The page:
Eastern Europe’s Air Defence Capability Gaps

Hannah Croft

The Baltic and Balkan security environments have changed dramatically since Russia’s annexation of Crimea in 2012 and the onset of war in eastern Ukraine. Frequent airspace violations committed by Russia and training exercises en masse, coupled with hybrid tactics used to disrupt and dislodge foreign political and economic institutions, has compelled NATO to review and reinvigorate the region’s defence.  

Radar and air defence systems have been highlighted as particularly critical for Eastern European security against Russian A2/AD systems (although there is a question mark over the actual strength of Russia’s arsenal). They enable NATO to detect and track low-level targets and long range aviation platforms, sustain command and control in crises, and safeguard national airspace.

However, there are significant capability gaps in the Baltic and Balkan states. Estonia, Latvia and Lithuania all own short-range air defence systems, however the joint acquisition of mid-range capabilities is taking longer due to mounting costs and diverging procurement cycles. The Lithuanian Air Force received two long-range radars from the NCIA in 2018, and a third radar is expected to be completed in 2020, demonstrating the ongoing importance of organizational-led cooperation in filling this gap.

Meanwhile, the Balkan states are investing heavily in air defence to cover shortfalls. This year, Romania purchased the third share of missiles for its Patriot system, whilst Croatia has looked at the acquisition of new man-portable air-defence systems (MANPADS) to provide protection for ground units as part of a wider defence modernization effort.

Strengthening Collective Defence

At this week’s Military Radar conference in London (27-29 August), it was suggested that NATO had ‘forgotten’ or ‘unlearned’ how to detect, deter and defend against aggressive powers after two decades of stabilization and counter-insurgency operations. Now, NATO is developing its strategic air defence and surveillance capabilities to bolster its collective deterrence posture in the region.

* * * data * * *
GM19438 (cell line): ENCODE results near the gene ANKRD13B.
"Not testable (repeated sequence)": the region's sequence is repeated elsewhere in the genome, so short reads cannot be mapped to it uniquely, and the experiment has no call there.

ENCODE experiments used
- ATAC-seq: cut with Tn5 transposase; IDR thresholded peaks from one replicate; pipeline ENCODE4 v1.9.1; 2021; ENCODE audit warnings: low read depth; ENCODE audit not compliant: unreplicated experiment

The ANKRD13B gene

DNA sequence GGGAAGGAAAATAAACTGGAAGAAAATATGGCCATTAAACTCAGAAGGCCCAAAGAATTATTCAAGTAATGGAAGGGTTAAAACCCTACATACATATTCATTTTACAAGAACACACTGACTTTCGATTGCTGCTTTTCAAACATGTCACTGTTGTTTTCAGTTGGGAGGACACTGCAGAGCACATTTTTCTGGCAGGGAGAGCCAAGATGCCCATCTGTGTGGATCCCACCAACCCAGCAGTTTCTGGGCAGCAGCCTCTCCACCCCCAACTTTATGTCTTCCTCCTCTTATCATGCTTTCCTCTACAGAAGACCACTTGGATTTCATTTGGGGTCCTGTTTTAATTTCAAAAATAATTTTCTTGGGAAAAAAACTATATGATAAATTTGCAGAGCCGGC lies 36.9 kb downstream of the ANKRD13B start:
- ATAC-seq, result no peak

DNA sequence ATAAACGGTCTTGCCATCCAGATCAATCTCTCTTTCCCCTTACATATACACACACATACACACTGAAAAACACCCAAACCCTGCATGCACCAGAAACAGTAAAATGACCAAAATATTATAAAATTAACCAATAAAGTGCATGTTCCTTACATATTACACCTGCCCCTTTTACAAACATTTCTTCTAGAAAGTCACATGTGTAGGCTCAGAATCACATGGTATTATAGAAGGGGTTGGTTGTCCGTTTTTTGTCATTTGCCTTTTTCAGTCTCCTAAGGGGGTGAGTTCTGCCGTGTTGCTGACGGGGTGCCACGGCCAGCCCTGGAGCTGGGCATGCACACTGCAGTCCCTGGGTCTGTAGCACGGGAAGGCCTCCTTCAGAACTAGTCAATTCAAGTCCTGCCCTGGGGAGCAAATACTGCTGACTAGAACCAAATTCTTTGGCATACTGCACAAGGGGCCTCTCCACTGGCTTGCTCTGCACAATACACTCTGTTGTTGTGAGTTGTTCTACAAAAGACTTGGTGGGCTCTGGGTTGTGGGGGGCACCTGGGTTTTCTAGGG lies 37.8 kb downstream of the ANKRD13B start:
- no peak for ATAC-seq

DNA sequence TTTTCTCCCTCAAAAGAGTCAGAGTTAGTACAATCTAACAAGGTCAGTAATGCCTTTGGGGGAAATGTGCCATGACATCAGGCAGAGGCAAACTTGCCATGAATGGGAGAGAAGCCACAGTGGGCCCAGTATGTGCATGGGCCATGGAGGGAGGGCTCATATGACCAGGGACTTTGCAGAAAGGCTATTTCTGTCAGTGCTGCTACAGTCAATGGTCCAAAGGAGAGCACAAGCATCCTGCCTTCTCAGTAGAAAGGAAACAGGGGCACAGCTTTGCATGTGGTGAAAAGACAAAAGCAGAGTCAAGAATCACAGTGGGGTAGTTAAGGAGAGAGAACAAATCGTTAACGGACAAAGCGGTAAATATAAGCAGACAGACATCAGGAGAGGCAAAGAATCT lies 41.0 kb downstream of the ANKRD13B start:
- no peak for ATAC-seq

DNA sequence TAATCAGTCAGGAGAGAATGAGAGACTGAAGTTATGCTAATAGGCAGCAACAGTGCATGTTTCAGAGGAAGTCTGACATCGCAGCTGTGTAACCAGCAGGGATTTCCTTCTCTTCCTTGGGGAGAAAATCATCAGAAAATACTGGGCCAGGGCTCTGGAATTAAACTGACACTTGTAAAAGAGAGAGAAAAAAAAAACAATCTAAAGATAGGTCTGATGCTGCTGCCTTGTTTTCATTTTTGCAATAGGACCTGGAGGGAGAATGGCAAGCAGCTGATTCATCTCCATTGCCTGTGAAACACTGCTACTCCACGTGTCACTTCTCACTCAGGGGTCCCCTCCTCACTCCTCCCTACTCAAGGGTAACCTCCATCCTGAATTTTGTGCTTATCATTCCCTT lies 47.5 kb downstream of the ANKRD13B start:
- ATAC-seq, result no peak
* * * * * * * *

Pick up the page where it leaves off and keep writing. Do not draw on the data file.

One example of this, recently highlighted by Mr Brian ‘Bear’ Lihani, Chief of NORAD’s Aerospace Warning Branch at Military Radar, is the follow on to NATO’s AWACS programme, the Alliance Future Surveillance and Control (AFSC). Mr Lihani stressed the importance of the AWAC’s C4ISR and long-range surveillance contribution to Baltic air defence, simply stating that the 5th generation platform must enable the U.S. and its allies to ‘see further when the targets are becoming harder to see’. Key questions remain over the type of aircraft model, and how this will incorporate new radar technologies.

Interoperability Still Paramount for Air Defence

In addition to addressing the technological gaps, NATO continues to prioritize interoperability as a core enabler of collective defence in Europe. Training, for example, is critical to this.

The Enhanced  Forward  Presence  (eFP)  established  four permanently  rotating  multinational battlegroups   in  Poland  and the Baltic  states in 2016, and they have since been integrated into NATO’s wider training structure. The most significant Alliance-wide exercise was Trident Juncture 2018, held in autumn 2018. The focus of the exercise was on multi-domain and multinational C2, demonstrating the necessity for stress-testing NATO’s systems at the multi-national level.

This year the air defence community gathered in Poland for TOBRUQ LEGACY 2019, Europe’s largest surface-based air defence exercise. Over 3000 personnel from the Czech Republic, Estonia, Germany, Hungary, Latvia, Lithuania, Netherlands, Poland, Romania, Slovakia, Slovenia, the UK and the U.S. came together to strengthen interoperability in fires, command and control, airspace management and communications. Reports suggest that the exercise was successful, and new radar technologies on show impressed.